inquiries from victim people ask about the prognosis of their abuser.
Often readers specifically ask about antisocial personality traits (a.k.a.
sociopathy): the lack of empathy and remorse they perceive in their loved
one. They wonder if their abuser is "fixable". Here is an example of this type of email.
Here's an interactive email from someone with Antisocial
an Antisocial Personality?
Please refer to the accepted
diagnostic criteria of the American Psychiatric Association for Antisocial Personality Disorder. But
before you diagnose your loved one, hold still and don't jump the gun!
It is important to note that an individual may have antisocial
traits, but does not meet criteria for the Personality Disorder, which
is more serious. The same source (DSM-IV)1 qualifies what
is meant by the term, "Personality Disorder" as opposed
to "personality trait:"
"Personality traits are
enduring patterns of perceiving, relating to, and thinking about the
environment and oneself that are exhibited in a wide range of social and
personal contests. Only when personality traits are inflexible and
maladaptive and cause significant functional impairment or subjective
distress do they constitute Personality Disorders." (p. 630)
Word of caution: Use this
information as a guideline. Do not make lay diagnoses. You don't have
the background. You will not be able to determine the difference between a
"trait" and a "disorder." Also, be aware that other
disorders may mimic or account for the phenomena. For example, situational
stress and transient mental states resulting from Mood or Anxiety
Disorders or Intoxication may mimic, but do not constitute a Personality Disorder.
the Antisocial Personalities "Bad Guys"?
Ok, with all that out of the way,
what does all this mean? We've all heard about the rotten criminals who
kill people for profit or malice, and who feel no remorse. We think of
this group as suffering from antisocial personality disorder. Unless
otherwise crazy (e.g.,. psychotic), in all likelihood they are antisocial
Nevertheless, antisocial personality
types, without getting into the fine points of traits vs. disorder, are not always "bad guys". Sometimes they are
"good guys." Many antisocial types are very successful and
productive citizens. They are CEOs,
Presidents, famous people, etc. Antisocial types accomplish lots of good
Antisocial type who are very, very
smart are often very, very good at what they do. The really, really,
ones never get caught! They seamlessly manipulate their way to whatever,
and no one is the wiser. The pretty good ones may get to where they aspire,
but they eventually slip up and are found out. In my blatantly unhumble opinion, even though I have
never met the person, I can think of one such President whom I think fits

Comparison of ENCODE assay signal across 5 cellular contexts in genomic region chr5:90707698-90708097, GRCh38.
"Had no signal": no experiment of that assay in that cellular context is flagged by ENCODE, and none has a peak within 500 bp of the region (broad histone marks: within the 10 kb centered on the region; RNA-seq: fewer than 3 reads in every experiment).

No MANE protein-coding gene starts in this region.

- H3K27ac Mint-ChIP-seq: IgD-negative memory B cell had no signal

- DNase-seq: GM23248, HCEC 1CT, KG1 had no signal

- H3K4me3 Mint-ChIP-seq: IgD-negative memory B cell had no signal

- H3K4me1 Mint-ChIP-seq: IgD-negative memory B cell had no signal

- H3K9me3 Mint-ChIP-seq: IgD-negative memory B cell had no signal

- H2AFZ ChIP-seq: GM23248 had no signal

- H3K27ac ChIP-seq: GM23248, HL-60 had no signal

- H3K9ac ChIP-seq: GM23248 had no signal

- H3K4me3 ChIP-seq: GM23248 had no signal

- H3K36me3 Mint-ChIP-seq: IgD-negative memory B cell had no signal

the Bill...but my mouth is zipped.
Remember, abuse occurs behind
closed doors. You know your spouse, Roger or Sally, is Satan in disguise -
but everyone else thinks they're The Best. While these people are not
necessarily "bad guys" to the world, they make your life Hell.
That's because they "love" you.
What About My Abuser?
In general, the
"sicker" the individual, the worse the prognosis. The same is
true with any disorder. This generalization is heavily qualified by the
individual's motivation for recovery
typically have antisocial qualities. Antisocial qualities detract from
motivation to fix the underlying problem. There is no reason to change
when one is getting the stuff they think they want - like the
frustration-reducing "satisfaction" of blaming/beating up their
victim; the "satisfaction" of an affair, substance abuse,
gambling, etc. The victim's withdrawal and insistence that they
recover may be the only motivation they have.
Unlike the victim who
spends so much time in a place of guilt, questioning the self, the
abusive-antisocial doesn't. This person blames the other. The
antisocial person's problems are perceived as originating from
outside the self, often from the "withholding" other who should
give them X, Y, and Z. Funny thing, the victim-codependent doesn't give X,
Y, and Z because they don't want to, but because they can't! What
is being asked for can only be given by the self.
variable, in my opinion, is the key that separates the "true"
victim from the "true" abuser. I'm speaking broadly. The
antisocial variable is certainly a factor in sociopathy, but it is also
found in narcissism, in BPD, and elsewhere. It's the part of the
individual that simply does not care...
Even though both victims and
abusers have suffered childhood abuse and both can appear abusive,
only the truly abusive (i.e., antisocial) person expects that which
can't be given. This individual, deep down, thinks the problem is with
YOU (That the problem is outside the self is what essentially defines
"personality disorder.") The victim, deep down, thinks the problem is with THEMSELVES.
Want to get even more
confused? There is an interaction between the victim and the abuser. Since
there are no absolutes, if Alice is 70% codependent and 30% abusive and is
dating Benny, who is 80% abusive and 20% codependent, Alice will be
"the victim." If Benny leaves Alice and starts dating Joe, who
is 60% codependent and 40% abusive, Alice is likely to be "the
abuser." Go figure...
About MY Abuser?
about your abuser? What about yourself for that matter?
Well, for those of you who are old enough to understand, lets put it this
way: "Only your hairdresser knows for sure". For the young 'uns:
who knows? Your guess is almost as good as mine.
The clearest description of the
underlying thinking inherent in the various personality disorders is found
in Beck & Freeman et al. Cognitive
Therapy of Personality Disorders.
1The Diagnostic and
Statistic Manual of Mental Disorders, Fourth Edition (DSM-IV). American
Psychiatric Association, 1994.